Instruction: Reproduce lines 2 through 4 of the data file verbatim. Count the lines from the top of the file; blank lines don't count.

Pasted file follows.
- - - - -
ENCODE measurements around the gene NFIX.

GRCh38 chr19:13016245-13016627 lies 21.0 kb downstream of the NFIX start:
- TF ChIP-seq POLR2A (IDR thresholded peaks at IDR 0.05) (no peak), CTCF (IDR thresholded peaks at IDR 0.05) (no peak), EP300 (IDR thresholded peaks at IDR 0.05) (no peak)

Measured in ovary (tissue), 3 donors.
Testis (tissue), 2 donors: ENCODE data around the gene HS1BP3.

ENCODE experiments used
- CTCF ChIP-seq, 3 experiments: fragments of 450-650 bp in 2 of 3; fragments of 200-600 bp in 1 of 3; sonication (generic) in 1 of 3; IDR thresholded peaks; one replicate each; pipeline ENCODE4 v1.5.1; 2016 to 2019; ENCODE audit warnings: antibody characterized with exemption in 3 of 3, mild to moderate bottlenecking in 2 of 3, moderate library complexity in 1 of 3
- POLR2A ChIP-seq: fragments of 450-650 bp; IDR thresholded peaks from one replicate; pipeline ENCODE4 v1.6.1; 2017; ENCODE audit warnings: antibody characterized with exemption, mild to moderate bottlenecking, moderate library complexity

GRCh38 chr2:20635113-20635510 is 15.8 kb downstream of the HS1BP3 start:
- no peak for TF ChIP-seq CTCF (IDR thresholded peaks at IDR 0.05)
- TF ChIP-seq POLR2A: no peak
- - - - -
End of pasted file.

GRCh38 chr19:13016245-13016627 lies 21.0 kb downstream of the NFIX start:
- TF ChIP-seq POLR2A (IDR thresholded peaks at IDR 0.05) (no peak), CTCF (IDR thresholded peaks at IDR 0.05) (no peak), EP300 (IDR thresholded peaks at IDR 0.05) (no peak)

Measured in ovary (tissue), 3 donors.